According to http://arduino.cc/en/pmwiki.php?n=Reference/BooleanVariables, "Each boolean variable occupies one byte of memory." Meaning you are trying to use 4032 Bytes of RAM with your array which I assume you do not have (whatever this unofficial Arduino is -- it's likely to be less than that: the ATmega328 of the Arduino Mini has 2 kB of SRAM, the ...
You have to do some tweaks to the usbkeyboard libraries that comes with the IDE.
For a video tutorial, take a look at this:
Arduino Leonardo as a multimedia keyboard
Which uses the information from this site, if you prefer text only:
Arduino Leonardo multimedia keys
The Leonardo and ProMicro both use the ATMega32u4 and should both work with theses ...
Just hook up the serial pins from the bluetooth module to the corresponding Pro Micro pins: TX to RX and RX to TX. I hope this can help someone.
Then look for data like this:
Serial1.begin(9600); // Init Hardware Serial port on pins 0 and 1 - Bluetooth
Serial.begin(9600); // Init Virtual Serial Port - Machine
Keyboard.begin(); // ...
What happened was the ignition caused massive spikes on the 12V power. You require an automotive grade regulator that can cope with spikes in excess of around 70V or more.
Your best bet is probably a car USB charger adapter since they are cheap and easy to get hold of.
I've got an idea. Your board isn't being recognized. Try unplugging the arduino and see if Com 1 is still there. Sometimes it can recognize mice and other devices as Com 1 or 2 instead of your arduino.
On some of my development machines after everything settled out my devices will show up on Com 4 and 5 when I am working on two at a time.
If this is not ...
I'm unable to provide a complete answer yet but my research so far into a similar quest to use a similar remote can at least answer why you are getting two values for the same button on the remote. This is by design: the Nokia-32 RCMM protocol of this remote uses toggling codes that flip between one value and another on alternating presses of the same button....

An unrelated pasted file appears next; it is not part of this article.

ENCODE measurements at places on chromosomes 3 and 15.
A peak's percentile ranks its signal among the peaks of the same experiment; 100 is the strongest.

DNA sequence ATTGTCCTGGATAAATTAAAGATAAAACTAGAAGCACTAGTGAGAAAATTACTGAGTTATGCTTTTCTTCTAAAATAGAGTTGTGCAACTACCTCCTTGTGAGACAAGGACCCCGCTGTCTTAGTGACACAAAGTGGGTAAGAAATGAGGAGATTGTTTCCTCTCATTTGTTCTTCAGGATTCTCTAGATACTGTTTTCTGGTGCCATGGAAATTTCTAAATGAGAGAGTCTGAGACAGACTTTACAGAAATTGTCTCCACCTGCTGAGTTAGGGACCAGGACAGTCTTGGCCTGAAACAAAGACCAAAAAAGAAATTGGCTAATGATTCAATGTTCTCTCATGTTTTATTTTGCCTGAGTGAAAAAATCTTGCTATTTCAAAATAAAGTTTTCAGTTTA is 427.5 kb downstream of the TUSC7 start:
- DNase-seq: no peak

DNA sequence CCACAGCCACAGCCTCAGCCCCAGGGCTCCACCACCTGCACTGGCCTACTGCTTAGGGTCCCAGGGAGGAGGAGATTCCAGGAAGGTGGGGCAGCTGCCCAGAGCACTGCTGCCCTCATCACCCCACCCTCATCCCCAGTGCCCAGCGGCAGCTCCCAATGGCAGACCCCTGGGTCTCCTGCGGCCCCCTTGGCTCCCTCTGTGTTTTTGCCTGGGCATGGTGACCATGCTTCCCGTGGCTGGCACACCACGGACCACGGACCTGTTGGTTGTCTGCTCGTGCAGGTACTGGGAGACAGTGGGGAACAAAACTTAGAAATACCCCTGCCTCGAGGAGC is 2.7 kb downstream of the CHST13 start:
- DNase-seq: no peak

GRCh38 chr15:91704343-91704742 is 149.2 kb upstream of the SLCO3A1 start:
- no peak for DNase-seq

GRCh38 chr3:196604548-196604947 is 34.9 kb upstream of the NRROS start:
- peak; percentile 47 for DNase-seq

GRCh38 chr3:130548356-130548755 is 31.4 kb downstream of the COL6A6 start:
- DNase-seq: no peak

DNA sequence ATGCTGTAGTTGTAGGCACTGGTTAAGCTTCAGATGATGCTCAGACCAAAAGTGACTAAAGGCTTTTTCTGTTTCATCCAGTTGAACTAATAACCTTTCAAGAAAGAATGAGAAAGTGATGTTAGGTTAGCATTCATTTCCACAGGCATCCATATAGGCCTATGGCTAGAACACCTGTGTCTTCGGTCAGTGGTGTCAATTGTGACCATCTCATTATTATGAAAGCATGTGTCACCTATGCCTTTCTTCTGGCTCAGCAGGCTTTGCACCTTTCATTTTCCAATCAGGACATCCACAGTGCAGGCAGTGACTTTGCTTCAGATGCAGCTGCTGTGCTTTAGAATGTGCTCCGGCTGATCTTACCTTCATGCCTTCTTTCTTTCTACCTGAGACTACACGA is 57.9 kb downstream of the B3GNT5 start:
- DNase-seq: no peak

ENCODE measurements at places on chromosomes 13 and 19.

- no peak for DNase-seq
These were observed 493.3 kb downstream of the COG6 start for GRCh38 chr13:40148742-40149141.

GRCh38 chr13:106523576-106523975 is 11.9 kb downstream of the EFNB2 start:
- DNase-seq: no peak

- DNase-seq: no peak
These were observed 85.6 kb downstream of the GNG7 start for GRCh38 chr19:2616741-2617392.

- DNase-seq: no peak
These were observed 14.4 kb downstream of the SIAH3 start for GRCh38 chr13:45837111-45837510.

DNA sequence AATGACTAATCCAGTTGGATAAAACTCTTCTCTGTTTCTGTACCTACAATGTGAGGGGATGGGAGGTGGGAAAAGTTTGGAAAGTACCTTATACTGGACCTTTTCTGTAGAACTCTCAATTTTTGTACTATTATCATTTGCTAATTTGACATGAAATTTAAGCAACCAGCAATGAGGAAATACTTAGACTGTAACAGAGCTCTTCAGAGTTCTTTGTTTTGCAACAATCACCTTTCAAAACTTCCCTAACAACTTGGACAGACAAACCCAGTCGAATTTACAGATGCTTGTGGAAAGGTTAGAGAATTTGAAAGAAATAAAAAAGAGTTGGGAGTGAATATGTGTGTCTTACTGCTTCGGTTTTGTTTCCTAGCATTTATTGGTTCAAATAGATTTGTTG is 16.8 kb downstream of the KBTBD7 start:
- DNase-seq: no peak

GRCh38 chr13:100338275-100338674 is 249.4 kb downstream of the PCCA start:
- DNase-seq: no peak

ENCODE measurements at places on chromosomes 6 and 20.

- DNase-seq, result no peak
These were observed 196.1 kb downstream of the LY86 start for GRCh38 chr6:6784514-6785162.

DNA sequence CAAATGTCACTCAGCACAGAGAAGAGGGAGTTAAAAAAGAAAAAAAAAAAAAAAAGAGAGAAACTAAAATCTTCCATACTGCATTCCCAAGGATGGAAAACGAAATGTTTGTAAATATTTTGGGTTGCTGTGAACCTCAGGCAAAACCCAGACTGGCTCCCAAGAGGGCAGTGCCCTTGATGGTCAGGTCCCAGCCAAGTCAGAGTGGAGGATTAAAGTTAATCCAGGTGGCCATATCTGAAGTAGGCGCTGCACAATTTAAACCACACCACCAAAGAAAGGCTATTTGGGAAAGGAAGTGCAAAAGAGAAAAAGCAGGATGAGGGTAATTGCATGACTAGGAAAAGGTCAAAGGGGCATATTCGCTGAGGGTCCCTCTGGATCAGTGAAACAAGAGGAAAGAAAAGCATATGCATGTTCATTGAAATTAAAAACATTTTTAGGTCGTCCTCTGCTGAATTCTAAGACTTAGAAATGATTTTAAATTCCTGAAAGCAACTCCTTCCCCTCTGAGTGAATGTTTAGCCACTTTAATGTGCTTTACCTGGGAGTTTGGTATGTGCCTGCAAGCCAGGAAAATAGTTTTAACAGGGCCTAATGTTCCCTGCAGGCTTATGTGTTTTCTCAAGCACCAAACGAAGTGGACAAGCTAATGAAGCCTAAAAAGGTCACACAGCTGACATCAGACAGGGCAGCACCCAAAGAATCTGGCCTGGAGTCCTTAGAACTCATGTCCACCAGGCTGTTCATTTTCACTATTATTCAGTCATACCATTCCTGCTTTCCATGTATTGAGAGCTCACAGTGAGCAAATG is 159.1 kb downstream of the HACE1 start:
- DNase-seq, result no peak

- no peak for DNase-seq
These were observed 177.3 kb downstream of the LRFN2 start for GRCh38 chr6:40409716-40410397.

Because the SD card is an SPI device it shares the same pins as the ISP interface. The only way to not have the SD card interfere with the ISP is to not have the SD card connected.
As you have seen, that can be achieved by removing the card.
It can also be achieved by adding a tri-state buffer between the MCU and the card so the MCU only connects the card ...
No, you cannot - the ATmega's ADC is referenced to its ground, and there are also some strict limits on providing inputs more than a little bit outside of the range between its power and ground.
You may be able to read two analog inputs and subtract them for a sort of "software differential" analog input, but the signal on an LED is unlikely to be ...
If you amplified with an op-amp powered by 5V then it couldn't produce more than 5V output, so that could be your solution. Failing that, I think a resistor and a couple of clamping diodes would help. The resistor is to current-limit the clamping diodes. I don't think you need to worry about dropping the voltage through the resistor because the analog input ...
Some important facts:
The 32U4 cannot act as a USB master, only a USB device (it doesn't have a USB OTG interface).
The USB shield is an SPI based device. It can communicate with any host MCU that can use SPI, as long as you can wire it in properly.
The Arduino doesn't have the processing power or memory to deal with the sheer onslaught of data a USB camera ...
Problem solved! By taping twice the reset and holding it the second time I managed to program my board and now the arduino ide detectes it and it works as expected.
Taping and releasing the button twice did not work but holding it the second time worked for me. I am a almost complete noob in electronics for now so to me is black magic that not releasing ...
I have successfully solved this a year ago and I am trying to remember how I did it. So while it's fresh in my head this thing has to do with the bootloder.
The first and most obvious thing you can do is try to doubletap the reset and ground contact. Double tapping it will force the Arduino to reset and start in the bootloader for 8 seconds.
This is how I ...